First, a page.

By Katrina Schwartz
Educators have long known academic standards are only one part of nurturing a well-rounded and successful student. There are a host of other skills like creativity, persistence, critical thinking, collaboration and empathy that help make a student successful in school and in life, but are less quantifiable. Current assessment systems aren’t set up to measure these very important but less measurable skills, so policymakers have focused on standardized tests that try to capture what a student knows, not how he or she can apply that information. Game-based learning has entered the assessment field with hopes of measuring both content-specific knowledge and softer skills at the same time, through the mechanics of the game.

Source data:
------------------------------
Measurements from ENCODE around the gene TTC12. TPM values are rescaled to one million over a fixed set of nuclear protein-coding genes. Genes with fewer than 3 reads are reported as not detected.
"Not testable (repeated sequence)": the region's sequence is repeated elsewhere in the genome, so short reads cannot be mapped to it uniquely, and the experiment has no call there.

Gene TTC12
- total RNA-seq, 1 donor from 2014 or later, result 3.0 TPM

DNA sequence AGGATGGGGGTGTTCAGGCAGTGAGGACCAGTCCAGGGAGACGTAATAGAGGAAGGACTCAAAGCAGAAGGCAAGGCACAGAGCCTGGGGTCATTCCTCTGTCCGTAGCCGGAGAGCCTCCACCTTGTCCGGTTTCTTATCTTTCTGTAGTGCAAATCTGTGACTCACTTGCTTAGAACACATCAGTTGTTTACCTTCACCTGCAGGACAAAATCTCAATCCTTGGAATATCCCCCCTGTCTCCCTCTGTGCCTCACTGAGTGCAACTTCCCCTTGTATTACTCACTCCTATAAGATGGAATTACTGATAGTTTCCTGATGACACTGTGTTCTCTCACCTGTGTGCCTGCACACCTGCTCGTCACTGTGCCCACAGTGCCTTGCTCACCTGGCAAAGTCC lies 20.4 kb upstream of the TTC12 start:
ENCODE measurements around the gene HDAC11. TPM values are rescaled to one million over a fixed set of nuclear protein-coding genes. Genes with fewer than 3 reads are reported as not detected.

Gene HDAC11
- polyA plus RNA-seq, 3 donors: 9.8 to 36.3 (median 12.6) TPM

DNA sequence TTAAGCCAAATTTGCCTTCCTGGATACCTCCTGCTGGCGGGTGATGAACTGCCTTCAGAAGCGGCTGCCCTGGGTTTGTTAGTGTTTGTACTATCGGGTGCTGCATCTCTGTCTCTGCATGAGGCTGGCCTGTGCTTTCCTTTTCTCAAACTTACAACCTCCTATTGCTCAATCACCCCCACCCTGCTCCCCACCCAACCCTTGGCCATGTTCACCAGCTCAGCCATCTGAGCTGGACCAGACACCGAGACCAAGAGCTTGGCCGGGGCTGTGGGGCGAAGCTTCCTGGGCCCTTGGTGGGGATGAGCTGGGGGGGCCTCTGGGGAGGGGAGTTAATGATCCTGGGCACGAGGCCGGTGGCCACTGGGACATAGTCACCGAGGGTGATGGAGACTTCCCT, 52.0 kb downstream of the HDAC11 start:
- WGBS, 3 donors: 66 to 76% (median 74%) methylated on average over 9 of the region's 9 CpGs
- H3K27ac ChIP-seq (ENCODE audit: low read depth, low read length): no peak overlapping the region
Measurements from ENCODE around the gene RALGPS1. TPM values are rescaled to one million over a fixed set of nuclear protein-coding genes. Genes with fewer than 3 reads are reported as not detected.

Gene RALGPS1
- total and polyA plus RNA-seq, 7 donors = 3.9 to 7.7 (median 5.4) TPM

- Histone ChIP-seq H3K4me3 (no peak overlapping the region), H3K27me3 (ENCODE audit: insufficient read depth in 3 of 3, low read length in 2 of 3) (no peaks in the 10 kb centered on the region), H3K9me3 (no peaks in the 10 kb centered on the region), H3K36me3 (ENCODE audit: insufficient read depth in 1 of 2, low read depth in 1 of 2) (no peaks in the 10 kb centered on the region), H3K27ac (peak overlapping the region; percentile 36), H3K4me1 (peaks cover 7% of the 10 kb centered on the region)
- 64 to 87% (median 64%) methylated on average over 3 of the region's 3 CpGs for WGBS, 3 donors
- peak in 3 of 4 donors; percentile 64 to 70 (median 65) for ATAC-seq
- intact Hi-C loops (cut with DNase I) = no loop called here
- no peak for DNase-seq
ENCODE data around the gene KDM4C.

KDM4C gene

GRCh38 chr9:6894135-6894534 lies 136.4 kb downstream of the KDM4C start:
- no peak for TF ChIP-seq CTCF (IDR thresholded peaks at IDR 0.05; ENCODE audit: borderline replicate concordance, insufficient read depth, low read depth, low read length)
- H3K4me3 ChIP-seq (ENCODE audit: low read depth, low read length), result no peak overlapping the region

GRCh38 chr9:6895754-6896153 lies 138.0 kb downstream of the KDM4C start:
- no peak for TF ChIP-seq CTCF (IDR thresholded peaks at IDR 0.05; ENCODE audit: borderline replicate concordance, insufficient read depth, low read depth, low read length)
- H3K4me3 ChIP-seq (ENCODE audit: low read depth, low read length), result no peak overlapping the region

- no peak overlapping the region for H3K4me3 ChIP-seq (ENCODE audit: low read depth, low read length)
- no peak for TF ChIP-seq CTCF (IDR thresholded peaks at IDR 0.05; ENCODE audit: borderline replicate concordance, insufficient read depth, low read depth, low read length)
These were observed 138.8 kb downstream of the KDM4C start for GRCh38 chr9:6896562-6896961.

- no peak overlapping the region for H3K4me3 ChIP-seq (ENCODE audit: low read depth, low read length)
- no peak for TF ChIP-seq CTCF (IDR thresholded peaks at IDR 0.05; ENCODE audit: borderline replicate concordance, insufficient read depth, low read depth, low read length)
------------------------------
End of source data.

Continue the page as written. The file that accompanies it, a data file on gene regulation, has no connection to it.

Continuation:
“I believe that assessment should be open and transparent and flexible and gently surround and support student learning or groups of students learning together,” said Valerie Shutes, a professor of Educational Psychology and Learning Systems at Florida State University in an edWeb webinar. She’s been experimenting with digital games as a way to more firmly link learning and assessment, hoping to show the two can happen inseparably. She’s particularly interested in how to measure improvement in the less tangible areas that are hard to measure, like creativity and persistence.